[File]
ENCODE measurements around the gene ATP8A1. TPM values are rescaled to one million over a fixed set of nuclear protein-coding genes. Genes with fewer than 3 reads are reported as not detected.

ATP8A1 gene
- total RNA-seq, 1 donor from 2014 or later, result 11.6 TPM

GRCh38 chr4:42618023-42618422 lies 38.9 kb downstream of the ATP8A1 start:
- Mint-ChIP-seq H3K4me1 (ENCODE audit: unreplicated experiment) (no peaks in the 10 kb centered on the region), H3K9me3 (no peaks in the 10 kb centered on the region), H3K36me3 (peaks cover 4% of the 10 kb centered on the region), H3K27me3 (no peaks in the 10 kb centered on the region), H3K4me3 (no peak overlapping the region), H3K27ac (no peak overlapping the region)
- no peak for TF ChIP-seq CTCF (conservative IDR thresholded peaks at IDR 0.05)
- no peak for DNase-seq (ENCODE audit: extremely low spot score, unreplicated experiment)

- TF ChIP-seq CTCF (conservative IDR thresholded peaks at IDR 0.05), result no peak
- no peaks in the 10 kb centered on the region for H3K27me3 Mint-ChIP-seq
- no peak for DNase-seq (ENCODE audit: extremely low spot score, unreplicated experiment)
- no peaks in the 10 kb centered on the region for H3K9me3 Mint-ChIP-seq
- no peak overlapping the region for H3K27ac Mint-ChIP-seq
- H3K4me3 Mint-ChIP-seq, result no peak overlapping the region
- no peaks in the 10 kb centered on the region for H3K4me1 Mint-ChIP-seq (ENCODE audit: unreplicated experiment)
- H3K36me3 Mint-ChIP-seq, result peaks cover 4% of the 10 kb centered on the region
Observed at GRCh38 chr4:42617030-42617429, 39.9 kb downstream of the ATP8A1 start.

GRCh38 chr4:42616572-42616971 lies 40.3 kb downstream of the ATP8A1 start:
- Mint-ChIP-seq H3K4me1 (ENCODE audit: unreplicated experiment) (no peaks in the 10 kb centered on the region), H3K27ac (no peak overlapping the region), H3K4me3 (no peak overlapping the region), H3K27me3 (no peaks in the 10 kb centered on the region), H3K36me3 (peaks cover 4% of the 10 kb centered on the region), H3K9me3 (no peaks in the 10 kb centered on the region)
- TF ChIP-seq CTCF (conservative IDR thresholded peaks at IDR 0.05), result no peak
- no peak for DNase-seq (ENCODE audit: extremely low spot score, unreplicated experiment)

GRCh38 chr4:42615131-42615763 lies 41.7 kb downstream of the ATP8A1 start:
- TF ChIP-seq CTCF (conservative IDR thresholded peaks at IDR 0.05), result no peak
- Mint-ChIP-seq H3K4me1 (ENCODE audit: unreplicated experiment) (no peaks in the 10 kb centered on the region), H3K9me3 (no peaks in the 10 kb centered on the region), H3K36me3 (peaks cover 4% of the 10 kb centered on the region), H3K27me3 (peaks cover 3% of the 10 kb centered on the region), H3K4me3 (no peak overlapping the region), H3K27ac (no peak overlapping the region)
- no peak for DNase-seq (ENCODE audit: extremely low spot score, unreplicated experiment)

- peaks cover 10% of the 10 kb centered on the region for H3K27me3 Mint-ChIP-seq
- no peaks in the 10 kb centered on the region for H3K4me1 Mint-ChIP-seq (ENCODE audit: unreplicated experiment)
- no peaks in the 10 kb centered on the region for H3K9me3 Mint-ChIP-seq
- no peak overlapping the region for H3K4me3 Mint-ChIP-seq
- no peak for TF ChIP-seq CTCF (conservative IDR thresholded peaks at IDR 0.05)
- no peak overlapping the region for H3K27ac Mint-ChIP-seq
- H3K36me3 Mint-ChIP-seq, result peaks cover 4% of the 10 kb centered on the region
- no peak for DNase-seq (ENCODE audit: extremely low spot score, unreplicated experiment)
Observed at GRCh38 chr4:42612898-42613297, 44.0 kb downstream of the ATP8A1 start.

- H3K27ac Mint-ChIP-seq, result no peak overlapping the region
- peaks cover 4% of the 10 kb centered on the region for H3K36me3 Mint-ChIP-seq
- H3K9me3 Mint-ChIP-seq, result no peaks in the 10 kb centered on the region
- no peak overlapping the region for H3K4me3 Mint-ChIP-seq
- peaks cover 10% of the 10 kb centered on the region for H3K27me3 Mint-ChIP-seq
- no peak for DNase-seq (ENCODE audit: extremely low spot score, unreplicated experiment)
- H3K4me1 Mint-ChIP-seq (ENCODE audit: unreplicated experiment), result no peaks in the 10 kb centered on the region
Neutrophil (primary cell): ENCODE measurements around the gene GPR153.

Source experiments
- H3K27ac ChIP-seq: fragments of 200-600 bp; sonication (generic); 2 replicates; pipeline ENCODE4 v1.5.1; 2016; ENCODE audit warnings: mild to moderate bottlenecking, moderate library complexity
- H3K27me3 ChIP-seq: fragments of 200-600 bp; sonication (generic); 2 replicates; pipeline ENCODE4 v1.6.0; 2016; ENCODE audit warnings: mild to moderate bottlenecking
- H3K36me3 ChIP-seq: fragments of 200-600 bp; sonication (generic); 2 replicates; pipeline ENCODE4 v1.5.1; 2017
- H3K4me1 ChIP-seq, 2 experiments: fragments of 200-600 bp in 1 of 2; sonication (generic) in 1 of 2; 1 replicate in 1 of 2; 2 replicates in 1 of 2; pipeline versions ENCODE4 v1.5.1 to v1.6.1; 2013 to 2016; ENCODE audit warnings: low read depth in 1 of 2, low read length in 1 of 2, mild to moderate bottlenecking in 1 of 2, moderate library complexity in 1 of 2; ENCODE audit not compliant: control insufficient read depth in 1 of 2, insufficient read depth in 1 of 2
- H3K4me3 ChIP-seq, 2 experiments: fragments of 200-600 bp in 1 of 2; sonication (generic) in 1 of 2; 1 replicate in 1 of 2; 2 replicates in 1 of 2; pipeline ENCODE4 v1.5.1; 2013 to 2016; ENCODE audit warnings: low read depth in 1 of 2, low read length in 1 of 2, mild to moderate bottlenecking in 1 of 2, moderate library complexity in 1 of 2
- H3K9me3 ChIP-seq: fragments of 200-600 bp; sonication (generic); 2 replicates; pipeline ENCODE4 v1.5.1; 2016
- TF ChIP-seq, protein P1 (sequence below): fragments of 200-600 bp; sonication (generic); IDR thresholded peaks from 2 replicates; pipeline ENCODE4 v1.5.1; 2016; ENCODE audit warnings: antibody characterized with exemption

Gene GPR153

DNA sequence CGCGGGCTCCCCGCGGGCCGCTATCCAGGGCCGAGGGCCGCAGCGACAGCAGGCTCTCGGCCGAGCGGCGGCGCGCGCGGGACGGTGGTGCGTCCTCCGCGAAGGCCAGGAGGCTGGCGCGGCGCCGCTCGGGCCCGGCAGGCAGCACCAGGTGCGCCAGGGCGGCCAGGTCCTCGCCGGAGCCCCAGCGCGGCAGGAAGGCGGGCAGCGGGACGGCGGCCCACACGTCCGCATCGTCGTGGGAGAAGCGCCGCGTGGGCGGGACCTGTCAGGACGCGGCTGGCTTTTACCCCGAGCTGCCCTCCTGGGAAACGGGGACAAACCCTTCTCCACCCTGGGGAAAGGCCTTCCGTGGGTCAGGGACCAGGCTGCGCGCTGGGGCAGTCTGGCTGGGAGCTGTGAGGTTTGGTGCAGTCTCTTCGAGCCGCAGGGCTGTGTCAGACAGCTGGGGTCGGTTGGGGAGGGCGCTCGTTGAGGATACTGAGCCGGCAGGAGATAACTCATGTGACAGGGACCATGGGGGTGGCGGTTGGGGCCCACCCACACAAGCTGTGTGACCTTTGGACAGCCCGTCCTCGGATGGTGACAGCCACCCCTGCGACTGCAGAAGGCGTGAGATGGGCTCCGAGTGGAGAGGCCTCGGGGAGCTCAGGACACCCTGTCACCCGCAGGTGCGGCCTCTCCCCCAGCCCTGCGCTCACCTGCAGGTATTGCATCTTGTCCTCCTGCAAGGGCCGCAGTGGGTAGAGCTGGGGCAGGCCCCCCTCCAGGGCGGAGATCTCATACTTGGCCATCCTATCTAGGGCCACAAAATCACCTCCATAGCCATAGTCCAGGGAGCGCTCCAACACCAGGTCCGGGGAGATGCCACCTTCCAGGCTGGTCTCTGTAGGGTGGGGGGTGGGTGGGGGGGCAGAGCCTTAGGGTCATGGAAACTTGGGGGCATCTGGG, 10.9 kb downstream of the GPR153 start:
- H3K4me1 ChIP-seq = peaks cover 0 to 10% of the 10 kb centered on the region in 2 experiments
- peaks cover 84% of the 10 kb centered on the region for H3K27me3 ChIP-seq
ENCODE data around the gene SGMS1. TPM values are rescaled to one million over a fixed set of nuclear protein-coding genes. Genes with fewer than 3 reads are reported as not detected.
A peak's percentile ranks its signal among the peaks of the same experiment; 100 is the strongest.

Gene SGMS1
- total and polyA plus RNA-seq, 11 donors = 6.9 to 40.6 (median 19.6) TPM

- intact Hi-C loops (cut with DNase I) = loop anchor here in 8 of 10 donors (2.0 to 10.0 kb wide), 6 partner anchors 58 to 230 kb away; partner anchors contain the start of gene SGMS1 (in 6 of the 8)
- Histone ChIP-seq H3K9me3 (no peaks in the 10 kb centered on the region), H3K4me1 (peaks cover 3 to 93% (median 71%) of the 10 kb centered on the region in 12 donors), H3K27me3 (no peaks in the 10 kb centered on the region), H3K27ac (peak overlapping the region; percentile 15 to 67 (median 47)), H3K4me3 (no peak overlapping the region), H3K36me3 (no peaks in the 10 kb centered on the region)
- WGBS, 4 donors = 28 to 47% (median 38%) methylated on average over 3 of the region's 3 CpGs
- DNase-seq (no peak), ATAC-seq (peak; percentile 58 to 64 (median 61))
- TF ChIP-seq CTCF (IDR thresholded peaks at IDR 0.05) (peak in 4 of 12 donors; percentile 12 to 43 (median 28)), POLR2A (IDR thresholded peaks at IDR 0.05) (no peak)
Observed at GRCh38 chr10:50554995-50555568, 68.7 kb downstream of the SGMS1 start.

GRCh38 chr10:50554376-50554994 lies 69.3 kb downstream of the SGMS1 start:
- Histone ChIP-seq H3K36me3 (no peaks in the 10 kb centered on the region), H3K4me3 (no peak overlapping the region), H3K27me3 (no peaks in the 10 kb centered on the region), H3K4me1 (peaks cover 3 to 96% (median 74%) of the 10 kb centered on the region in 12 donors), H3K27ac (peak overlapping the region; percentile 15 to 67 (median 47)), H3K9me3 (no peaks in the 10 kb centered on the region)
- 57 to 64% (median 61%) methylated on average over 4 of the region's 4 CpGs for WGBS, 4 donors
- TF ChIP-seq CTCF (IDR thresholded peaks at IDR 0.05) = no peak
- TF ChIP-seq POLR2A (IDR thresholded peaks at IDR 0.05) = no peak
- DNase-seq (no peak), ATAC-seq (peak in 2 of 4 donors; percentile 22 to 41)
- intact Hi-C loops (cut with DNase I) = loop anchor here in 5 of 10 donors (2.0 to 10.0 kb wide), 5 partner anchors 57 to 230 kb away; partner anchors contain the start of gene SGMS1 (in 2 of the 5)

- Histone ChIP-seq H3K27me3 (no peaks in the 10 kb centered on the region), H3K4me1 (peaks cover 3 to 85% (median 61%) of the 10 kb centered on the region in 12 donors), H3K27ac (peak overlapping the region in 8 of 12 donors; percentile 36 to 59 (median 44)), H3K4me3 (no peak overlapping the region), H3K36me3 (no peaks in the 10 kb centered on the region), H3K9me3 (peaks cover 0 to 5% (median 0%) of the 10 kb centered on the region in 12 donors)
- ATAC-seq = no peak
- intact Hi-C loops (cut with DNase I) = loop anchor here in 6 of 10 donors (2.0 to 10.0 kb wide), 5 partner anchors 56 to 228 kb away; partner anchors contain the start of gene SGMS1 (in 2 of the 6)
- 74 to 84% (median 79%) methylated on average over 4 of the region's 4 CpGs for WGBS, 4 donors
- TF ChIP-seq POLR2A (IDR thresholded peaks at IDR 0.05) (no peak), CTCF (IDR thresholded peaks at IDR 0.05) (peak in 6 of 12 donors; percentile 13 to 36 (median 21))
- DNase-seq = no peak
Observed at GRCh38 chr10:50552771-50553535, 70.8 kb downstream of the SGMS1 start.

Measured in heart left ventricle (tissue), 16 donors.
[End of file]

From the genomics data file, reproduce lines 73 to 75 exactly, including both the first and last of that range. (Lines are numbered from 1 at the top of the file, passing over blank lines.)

- intact Hi-C loops (cut with DNase I) = loop anchor here in 6 of 10 donors (2.0 to 10.0 kb wide), 5 partner anchors 56 to 228 kb away; partner anchors contain the start of gene SGMS1 (in 2 of the 6)
- 74 to 84% (median 79%) methylated on average over 4 of the region's 4 CpGs for WGBS, 4 donors
- TF ChIP-seq POLR2A (IDR thresholded peaks at IDR 0.05) (no peak), CTCF (IDR thresholded peaks at IDR 0.05) (peak in 6 of 12 donors; percentile 13 to 36 (median 21))